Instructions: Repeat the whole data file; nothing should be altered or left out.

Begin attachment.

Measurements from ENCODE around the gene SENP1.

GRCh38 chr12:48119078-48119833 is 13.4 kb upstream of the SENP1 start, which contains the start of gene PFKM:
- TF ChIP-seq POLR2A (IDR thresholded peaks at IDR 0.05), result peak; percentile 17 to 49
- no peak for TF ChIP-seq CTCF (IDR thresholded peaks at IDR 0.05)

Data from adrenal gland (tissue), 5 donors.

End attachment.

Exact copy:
Measurements from ENCODE around the gene SENP1.

GRCh38 chr12:48119078-48119833 is 13.4 kb upstream of the SENP1 start, which contains the start of gene PFKM:
- TF ChIP-seq POLR2A (IDR thresholded peaks at IDR 0.05), result peak; percentile 17 to 49
- no peak for TF ChIP-seq CTCF (IDR thresholded peaks at IDR 0.05)

Data from adrenal gland (tissue), 5 donors.